For Musicians: How to Overcome Stage Fright or Performance Anxiety


Are you practicing for an audition to a music school or for that orchestra you’ve been wanting for years? Or are you practicing for a band competition?

But as the day of your performance comes near, you can’t help but remember how you failed in your last performance because you were just overpowered by your anxiety and nervousness on stage. Then you are starting to feel the anxiety and nervousness again. That upcoming performance is your “big day” and you can never fail again. How will you deal with this?

Based on my own experience and from the pieces of advice I got from music teachers and professionals, here are the top 3 ways of how to overcome stage fright or performance anxiety:


Be 200% prepared.There is nothing that can replace practice. It helps you to be better with your music playing each day because there is no such thing as a musician who plays well without practicing well. In practicing, it is essential to know how to practice right. That means to use your practice time efficiently.

Let me tell you what a wrong way of practicing is. It is merely playing with your mind wandering or without focus. You practice without a goal in mind. You keep on repeating passages without understanding how to deal with your mistakes and how to make that musical phrase beautiful. With you practicing this way, you also practice on repeating your mistakes and making it permanent. Because practice really doesn’t make something perfect, but the truth is, practice makes permanence.

What is the role of practicing well in overcoming performance anxiety? When you prepare for an upcoming performance, make sure that you mastered what you are going to play not only by a 100%, but by 200%. This is because when you come up on stage, there are many internal and external factors that can affect your performance like lights on stage, atmosphere, and especially anxiety and nervousness because of the audience looking at you. By mastering your piece by 200%, it can assure you that your mind and body know what to do on stage no matter what happen. “Mind block” can be prevented. Also, practicing well and doing a 200% mastery of your playing will boost your confidence. With this, you will start to stop thinking of thoughts that boost your nervousness and anxiety like “What if I fail?” and “I am not confident with this music passage, I’m sure I will fail in this part.”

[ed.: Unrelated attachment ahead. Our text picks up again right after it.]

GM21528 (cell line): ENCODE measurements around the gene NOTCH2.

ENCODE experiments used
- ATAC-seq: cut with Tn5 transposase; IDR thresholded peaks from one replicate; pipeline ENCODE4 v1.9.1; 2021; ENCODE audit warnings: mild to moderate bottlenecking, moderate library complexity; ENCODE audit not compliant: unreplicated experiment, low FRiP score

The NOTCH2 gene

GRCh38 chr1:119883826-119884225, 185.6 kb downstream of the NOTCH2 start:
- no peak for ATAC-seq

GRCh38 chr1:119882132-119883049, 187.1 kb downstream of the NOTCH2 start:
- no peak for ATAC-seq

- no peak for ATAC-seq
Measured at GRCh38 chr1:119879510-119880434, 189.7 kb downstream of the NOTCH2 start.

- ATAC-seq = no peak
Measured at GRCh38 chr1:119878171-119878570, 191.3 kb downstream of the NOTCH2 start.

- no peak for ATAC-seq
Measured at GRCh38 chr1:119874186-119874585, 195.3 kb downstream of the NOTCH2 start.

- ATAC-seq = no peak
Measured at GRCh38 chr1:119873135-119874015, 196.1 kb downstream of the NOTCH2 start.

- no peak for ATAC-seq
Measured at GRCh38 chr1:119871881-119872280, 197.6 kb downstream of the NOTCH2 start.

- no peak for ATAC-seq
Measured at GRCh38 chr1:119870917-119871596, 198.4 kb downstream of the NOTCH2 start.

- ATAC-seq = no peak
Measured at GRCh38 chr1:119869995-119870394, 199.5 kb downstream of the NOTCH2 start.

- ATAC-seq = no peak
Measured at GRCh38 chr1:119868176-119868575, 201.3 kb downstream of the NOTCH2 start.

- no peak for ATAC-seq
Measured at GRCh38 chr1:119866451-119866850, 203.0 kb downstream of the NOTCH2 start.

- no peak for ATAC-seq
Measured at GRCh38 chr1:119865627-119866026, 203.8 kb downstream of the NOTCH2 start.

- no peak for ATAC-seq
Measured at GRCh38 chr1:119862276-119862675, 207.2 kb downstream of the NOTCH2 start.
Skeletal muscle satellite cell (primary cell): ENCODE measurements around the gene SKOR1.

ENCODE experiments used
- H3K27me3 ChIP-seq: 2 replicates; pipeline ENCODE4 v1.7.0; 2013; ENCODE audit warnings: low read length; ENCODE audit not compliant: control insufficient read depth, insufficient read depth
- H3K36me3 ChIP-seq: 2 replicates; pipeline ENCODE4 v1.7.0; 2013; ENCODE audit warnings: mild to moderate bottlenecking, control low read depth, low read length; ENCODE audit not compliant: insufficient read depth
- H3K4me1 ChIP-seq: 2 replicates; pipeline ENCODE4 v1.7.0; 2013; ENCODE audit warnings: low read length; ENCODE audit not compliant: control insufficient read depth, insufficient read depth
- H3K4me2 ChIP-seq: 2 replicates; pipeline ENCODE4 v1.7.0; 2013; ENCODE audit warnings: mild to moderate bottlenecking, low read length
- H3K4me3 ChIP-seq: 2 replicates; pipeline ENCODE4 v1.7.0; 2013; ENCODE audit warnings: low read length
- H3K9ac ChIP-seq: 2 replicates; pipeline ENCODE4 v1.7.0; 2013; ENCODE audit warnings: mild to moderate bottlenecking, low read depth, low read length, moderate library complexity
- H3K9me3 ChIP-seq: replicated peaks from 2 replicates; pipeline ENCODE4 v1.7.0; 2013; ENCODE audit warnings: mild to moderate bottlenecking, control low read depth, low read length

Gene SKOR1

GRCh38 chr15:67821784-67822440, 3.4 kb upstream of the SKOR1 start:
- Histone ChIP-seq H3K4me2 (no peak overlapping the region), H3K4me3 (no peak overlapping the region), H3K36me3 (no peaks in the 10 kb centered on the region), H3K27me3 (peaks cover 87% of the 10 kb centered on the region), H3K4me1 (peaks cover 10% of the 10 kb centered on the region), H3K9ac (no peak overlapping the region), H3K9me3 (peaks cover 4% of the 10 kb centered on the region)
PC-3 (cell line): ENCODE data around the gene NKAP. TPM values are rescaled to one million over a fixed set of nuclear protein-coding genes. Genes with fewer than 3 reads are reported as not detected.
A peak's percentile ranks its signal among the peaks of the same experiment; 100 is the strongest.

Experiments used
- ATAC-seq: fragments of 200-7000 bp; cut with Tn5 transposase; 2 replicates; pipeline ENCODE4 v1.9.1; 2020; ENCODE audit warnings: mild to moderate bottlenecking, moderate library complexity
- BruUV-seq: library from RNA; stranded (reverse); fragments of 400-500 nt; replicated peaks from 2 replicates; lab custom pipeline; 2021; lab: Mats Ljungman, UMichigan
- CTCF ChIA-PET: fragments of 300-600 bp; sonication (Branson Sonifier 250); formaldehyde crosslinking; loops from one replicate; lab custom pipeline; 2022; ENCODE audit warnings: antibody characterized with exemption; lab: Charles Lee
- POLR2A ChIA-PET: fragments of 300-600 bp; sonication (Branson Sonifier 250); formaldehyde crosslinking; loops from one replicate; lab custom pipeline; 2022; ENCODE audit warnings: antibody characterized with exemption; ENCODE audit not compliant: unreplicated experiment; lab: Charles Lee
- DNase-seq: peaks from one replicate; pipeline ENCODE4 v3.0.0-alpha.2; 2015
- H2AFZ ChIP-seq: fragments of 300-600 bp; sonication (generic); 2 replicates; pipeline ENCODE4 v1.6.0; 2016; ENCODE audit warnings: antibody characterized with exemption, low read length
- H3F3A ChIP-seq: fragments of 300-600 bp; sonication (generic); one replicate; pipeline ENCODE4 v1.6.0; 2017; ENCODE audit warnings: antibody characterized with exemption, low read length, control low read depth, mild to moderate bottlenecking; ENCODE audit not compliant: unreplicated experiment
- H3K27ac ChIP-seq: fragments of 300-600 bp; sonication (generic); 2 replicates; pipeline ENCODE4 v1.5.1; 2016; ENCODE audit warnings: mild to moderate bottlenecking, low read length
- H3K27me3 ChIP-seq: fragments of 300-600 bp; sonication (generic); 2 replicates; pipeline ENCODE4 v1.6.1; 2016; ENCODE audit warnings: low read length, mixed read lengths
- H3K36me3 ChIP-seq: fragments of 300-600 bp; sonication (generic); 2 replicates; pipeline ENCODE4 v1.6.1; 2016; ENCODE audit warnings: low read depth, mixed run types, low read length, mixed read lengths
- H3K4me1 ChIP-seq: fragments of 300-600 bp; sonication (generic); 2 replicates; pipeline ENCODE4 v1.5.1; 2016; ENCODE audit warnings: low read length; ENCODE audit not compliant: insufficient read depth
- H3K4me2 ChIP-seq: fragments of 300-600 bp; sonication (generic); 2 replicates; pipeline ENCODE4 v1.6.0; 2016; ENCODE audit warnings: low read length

Another important thing is to realize that practice doesn’t stop in your secluded practice room. You have to go outside and find people who will watch and listen to your performance. “Road testing” a music piece is the best way to practice when you already mastered that piece you are going to play. Exposing your playing to other people will make you less nervous on stage. In other words, you need to practice being “on stage” or being “on the spotlight.” Another method of doing this is to take a video of yourself playing that music piece. In this way, you will be conscious in what you are doing and you will also be able to practice “being on the spotlight.” Also, your video recording will serve as a guide on which parts you need to make improvements on. Because most of the time, what you hear when you are playing and what you hear in your performance in the video recording is different. In the video recording, you will most likely be to realize and pinpoint some flaws you need to work on.

Focus at the moment. Get over with your past mistakes.

So let’s imagine that now is your “big day.” You are already in the backstage and the thoughts of fear, nervousness, and anxiety keep on flowing throughout your head. Take a deep breath and focus for that moment – entering the stage and delivering the best performance you can. Do not allow any unnecessary thought in your mind. Forgive yourself and get over with the past mistakes or failures you had in your previous performances. Just focus on this moment and give the best of you. Focus on every single note you play. Focus on how to play the notes beautifully as if your instrument sings. Focus on how to make the audience happy.


In doing the methods suggested above, you should also realize that you cannot completely get rid of stage fright and performance anxiety no matter what method you use. There is always a little nervousness and anxiety in you every time you will perform on stage. The game changer here is how to use and manage this nervousness and anxiety you feel. You need a perfect control on what you should think and how will you act. You need to learn how to control what you feel and turn it into courage to give the best performance you can. That little nervousness will help you stay alert and think of the only things you need to do on stage. That is to play every note beautifully. When you are nervous, there is this thing called as “adrenaline rush.” It is vital to use this to your advantage. Instead of going to the flow of your adrenaline rush, stay focused. Use this “adrenaline rush” to manage your whole being while performing. Use it and turn it into a great desire to passionately give an excellent playing that is better than your last performance.